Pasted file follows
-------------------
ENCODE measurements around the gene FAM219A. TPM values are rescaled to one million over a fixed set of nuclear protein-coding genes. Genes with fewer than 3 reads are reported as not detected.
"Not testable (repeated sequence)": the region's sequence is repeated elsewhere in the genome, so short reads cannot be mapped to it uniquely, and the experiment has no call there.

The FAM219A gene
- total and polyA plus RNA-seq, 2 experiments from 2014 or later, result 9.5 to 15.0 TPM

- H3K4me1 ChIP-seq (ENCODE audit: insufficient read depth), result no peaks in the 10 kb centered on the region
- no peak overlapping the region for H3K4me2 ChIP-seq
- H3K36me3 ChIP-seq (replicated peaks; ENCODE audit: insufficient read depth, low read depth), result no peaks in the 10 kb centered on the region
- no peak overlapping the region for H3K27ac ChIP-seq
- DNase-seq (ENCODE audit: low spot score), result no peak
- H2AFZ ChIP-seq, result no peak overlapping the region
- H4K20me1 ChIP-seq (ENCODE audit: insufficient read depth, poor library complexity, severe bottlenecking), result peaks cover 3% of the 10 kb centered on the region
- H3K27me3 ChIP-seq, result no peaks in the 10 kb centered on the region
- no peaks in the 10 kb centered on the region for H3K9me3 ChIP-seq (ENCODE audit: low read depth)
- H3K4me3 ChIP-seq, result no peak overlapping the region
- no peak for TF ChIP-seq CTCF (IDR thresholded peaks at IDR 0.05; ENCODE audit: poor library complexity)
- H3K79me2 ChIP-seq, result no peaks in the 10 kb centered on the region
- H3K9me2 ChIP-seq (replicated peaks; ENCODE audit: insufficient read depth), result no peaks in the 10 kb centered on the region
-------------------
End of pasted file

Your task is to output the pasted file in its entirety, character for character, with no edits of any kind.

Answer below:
ENCODE measurements around the gene FAM219A. TPM values are rescaled to one million over a fixed set of nuclear protein-coding genes. Genes with fewer than 3 reads are reported as not detected.
"Not testable (repeated sequence)": the region's sequence is repeated elsewhere in the genome, so short reads cannot be mapped to it uniquely, and the experiment has no call there.

The FAM219A gene
- total and polyA plus RNA-seq, 2 experiments from 2014 or later, result 9.5 to 15.0 TPM

- H3K4me1 ChIP-seq (ENCODE audit: insufficient read depth), result no peaks in the 10 kb centered on the region
- no peak overlapping the region for H3K4me2 ChIP-seq
- H3K36me3 ChIP-seq (replicated peaks; ENCODE audit: insufficient read depth, low read depth), result no peaks in the 10 kb centered on the region
- no peak overlapping the region for H3K27ac ChIP-seq
- DNase-seq (ENCODE audit: low spot score), result no peak
- H2AFZ ChIP-seq, result no peak overlapping the region
- H4K20me1 ChIP-seq (ENCODE audit: insufficient read depth, poor library complexity, severe bottlenecking), result peaks cover 3% of the 10 kb centered on the region
- H3K27me3 ChIP-seq, result no peaks in the 10 kb centered on the region
- no peaks in the 10 kb centered on the region for H3K9me3 ChIP-seq (ENCODE audit: low read depth)
- H3K4me3 ChIP-seq, result no peak overlapping the region
- no peak for TF ChIP-seq CTCF (IDR thresholded peaks at IDR 0.05; ENCODE audit: poor library complexity)
- H3K79me2 ChIP-seq, result no peaks in the 10 kb centered on the region
- H3K9me2 ChIP-seq (replicated peaks; ENCODE audit: insufficient read depth), result no peaks in the 10 kb centered on the region